• Tried to get any sort of PR or press we could (like this article we got in the The Washington Post) !!

As for getting software developers to signup…

Universities would host “hackathons” where thousands of computer science students would spend their entire weekend in an auditorium coding and building a project that they would present to a host of judges. There were always massive corporate sponsors like Google, AWS, Microsoft, etc. They would sponsor booths to try and recruit the top student developers.

Given we had no money, we would befriend event organizers on Facebook, pull the “student card,” and sponsor these events for a few hundred dollars (vs the $50,000+ the other corporate sponsors paid).

Setting up shop at a hackathon

We’d leave Friday morning from the Maryland campus and drive all across the country to show up at these university hackathon events. If we were fortunate enough to know someone who attended that school, we would crash on their couch (remember: no money). Otherwise we’d find an empty classroom and crash on the floor (footnote: the empty University of Toronto classroom in January was very cold).

We sponsored events at Harvard, Cornell, Drexel, Michigan, Georgetown, University of Toronto, and a bunch more.

Being in a fraternity 🤝 wearing Timberland boots

We ended up building a decently robust platform with live chat and payments, had 10,000+ users, and some revenue. Most importantly, I had learned a whole lot…

  • How to code

  • How to take something from zero to one

  • How to be creative, gritty, and scale users with $0

  • How to always listen to the user and build what they want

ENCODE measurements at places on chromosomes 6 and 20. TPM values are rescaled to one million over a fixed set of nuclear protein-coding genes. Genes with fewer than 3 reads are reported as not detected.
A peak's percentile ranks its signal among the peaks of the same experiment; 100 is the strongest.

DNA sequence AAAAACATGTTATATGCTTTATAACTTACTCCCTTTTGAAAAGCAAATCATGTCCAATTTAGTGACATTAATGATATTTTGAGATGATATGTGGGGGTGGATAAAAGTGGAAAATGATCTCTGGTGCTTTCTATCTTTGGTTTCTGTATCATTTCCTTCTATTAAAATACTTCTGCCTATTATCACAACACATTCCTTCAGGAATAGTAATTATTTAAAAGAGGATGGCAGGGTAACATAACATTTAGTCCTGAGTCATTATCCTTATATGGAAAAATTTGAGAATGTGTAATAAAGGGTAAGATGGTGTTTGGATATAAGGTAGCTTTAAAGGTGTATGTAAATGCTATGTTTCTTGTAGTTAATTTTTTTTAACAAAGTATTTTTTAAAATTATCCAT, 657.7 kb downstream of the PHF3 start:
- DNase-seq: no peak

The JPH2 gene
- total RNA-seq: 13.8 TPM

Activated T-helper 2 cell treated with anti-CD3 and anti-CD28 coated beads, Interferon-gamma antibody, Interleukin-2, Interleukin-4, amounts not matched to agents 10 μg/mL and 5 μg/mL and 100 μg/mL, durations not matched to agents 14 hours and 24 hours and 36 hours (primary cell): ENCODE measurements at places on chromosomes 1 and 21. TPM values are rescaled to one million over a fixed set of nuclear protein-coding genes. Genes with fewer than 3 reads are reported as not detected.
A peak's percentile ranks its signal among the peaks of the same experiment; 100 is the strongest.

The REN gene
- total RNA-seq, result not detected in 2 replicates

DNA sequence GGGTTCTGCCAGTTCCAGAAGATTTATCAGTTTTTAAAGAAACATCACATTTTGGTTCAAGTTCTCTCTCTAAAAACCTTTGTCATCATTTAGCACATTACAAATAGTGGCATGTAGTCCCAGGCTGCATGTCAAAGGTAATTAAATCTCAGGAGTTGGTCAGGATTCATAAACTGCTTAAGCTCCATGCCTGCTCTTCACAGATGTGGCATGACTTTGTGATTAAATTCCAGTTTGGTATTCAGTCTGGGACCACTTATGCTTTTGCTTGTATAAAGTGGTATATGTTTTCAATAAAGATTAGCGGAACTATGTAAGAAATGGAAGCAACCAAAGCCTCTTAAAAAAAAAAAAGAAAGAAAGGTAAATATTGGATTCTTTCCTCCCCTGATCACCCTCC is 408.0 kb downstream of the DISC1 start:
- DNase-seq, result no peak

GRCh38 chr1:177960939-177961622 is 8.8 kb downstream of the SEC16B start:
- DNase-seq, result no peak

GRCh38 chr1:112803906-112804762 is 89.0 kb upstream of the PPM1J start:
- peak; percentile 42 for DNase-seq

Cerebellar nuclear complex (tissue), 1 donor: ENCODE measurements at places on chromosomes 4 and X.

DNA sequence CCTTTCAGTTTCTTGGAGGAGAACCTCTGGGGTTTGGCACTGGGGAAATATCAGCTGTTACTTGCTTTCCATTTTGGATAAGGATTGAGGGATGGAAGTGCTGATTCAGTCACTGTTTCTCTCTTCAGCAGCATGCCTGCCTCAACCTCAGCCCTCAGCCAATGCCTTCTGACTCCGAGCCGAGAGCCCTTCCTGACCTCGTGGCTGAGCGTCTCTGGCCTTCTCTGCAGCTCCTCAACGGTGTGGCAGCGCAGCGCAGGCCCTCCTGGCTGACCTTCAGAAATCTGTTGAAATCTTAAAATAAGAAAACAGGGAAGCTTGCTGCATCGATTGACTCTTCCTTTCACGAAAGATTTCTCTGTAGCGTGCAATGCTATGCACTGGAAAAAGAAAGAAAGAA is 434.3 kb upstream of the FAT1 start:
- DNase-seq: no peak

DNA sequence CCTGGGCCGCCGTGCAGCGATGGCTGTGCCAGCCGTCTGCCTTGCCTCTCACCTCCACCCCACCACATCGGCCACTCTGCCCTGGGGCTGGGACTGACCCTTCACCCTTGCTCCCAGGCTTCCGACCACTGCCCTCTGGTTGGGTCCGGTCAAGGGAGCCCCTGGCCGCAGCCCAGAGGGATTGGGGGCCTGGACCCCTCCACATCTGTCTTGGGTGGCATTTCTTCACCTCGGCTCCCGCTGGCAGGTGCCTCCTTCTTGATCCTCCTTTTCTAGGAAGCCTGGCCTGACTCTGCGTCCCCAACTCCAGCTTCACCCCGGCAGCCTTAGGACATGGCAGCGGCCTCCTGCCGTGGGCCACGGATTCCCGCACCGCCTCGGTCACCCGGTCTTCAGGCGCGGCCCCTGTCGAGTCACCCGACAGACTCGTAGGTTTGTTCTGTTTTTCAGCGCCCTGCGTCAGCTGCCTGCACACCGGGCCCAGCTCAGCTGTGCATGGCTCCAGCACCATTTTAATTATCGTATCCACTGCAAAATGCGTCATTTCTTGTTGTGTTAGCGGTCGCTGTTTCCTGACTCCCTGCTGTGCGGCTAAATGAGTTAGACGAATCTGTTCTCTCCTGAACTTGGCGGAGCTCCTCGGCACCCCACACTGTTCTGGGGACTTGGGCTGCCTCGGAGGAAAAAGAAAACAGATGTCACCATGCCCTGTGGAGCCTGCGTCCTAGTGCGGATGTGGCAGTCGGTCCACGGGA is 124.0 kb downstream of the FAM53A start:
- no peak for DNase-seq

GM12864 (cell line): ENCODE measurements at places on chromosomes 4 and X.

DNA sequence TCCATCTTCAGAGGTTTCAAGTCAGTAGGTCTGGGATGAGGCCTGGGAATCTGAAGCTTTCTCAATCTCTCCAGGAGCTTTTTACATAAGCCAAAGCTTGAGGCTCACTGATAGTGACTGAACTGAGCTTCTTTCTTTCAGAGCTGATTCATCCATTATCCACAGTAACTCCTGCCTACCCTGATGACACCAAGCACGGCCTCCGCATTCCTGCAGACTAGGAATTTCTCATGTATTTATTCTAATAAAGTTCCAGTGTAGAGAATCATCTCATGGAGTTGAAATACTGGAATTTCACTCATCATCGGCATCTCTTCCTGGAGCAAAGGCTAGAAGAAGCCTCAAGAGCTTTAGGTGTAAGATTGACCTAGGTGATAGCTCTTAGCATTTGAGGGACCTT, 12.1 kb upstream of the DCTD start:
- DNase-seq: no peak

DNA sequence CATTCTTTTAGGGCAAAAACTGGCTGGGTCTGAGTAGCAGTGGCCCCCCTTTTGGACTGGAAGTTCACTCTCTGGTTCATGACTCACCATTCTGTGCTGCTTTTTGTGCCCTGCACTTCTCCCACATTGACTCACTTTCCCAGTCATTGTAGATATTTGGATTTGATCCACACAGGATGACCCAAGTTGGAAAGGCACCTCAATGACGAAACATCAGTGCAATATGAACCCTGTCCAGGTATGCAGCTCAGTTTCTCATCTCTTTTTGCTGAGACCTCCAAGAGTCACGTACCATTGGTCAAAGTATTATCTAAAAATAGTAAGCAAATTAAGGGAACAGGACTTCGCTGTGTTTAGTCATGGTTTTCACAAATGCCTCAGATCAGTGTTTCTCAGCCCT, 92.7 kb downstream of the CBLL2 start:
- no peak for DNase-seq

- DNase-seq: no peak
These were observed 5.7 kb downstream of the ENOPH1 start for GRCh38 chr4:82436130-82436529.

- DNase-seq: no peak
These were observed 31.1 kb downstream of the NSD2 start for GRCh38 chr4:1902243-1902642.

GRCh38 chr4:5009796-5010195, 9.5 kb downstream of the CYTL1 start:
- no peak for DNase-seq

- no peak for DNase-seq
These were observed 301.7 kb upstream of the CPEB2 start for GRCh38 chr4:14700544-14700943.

• How to make sacrifices (i.e. fun weekends in college) to pursue something you believe in

  • How to fucking hustle

But two-sided marketplaces are tough. The business model didn’t really make a ton of sense, we had no real upper-hand or experience in building this type of business, and the space was well-funded and competitive with other freelance-related solutions.

Fast forward to 2016 and I had just graduated with $125,000 of student debt, was living in my parents basement in rural Maryland, and was still making $0 in salary.

With my monthly student loan payments set to start in a few months I made the decision to step away from the company I just spent 3+ years tirelessly building. I began freelancing and building some Shopify sites for small businesses while looking for a full-time job.

Then one Saturday morning I was driving home from DC when I called and caught up with my buddy, Austin Rief. He mentioned Morning Brew (which he cofounded) was experiencing a ton of traction… but they didn’t have an engineer to build a few of the things he wanted.

He asked if I had some spare time to help, and the rest is history.

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Some of my favorite content I found on the internet this week…

  • I’ll be speaking on a virtual panel today (!!) with a few other heavy hitters about newsletters. Register for free here.

  • Las Vegas released a report on the economic impact of last year’s Formula 1 race (Twitter)

  • LinkedIn is testing TikTok-like short-form video feed (TechCrunch)

  • Robinhood is launching a credit card made out of legit gold that gives you 3% cash back on all categories and 5% back on travel (Robinhood)